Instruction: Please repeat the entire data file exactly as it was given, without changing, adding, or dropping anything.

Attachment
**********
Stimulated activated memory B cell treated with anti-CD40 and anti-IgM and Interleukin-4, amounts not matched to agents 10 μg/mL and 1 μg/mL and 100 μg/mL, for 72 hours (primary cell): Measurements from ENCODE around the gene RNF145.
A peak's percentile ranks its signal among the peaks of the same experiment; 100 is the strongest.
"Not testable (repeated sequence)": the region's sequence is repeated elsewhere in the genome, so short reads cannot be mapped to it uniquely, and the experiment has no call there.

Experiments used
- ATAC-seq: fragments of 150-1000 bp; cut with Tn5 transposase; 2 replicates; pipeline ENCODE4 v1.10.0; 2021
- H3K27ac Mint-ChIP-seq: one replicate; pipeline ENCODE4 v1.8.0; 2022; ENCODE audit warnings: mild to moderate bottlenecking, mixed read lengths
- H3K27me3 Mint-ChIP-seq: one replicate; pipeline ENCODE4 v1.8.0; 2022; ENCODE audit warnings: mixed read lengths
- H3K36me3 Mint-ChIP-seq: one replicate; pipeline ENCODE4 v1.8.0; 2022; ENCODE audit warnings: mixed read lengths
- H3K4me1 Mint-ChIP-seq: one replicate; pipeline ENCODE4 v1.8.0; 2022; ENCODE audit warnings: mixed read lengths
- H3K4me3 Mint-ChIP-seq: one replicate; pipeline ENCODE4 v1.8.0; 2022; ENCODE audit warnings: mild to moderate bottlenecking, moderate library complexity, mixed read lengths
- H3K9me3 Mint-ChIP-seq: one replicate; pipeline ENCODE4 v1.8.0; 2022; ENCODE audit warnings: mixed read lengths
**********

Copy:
Stimulated activated memory B cell treated with anti-CD40 and anti-IgM and Interleukin-4, amounts not matched to agents 10 μg/mL and 1 μg/mL and 100 μg/mL, for 72 hours (primary cell): Measurements from ENCODE around the gene RNF145.
A peak's percentile ranks its signal among the peaks of the same experiment; 100 is the strongest.
"Not testable (repeated sequence)": the region's sequence is repeated elsewhere in the genome, so short reads cannot be mapped to it uniquely, and the experiment has no call there.

Experiments used
- ATAC-seq: fragments of 150-1000 bp; cut with Tn5 transposase; 2 replicates; pipeline ENCODE4 v1.10.0; 2021
- H3K27ac Mint-ChIP-seq: one replicate; pipeline ENCODE4 v1.8.0; 2022; ENCODE audit warnings: mild to moderate bottlenecking, mixed read lengths
- H3K27me3 Mint-ChIP-seq: one replicate; pipeline ENCODE4 v1.8.0; 2022; ENCODE audit warnings: mixed read lengths
- H3K36me3 Mint-ChIP-seq: one replicate; pipeline ENCODE4 v1.8.0; 2022; ENCODE audit warnings: mixed read lengths
- H3K4me1 Mint-ChIP-seq: one replicate; pipeline ENCODE4 v1.8.0; 2022; ENCODE audit warnings: mixed read lengths
- H3K4me3 Mint-ChIP-seq: one replicate; pipeline ENCODE4 v1.8.0; 2022; ENCODE audit warnings: mild to moderate bottlenecking, moderate library complexity, mixed read lengths
- H3K9me3 Mint-ChIP-seq: one replicate; pipeline ENCODE4 v1.8.0; 2022; ENCODE audit warnings: mixed read lengths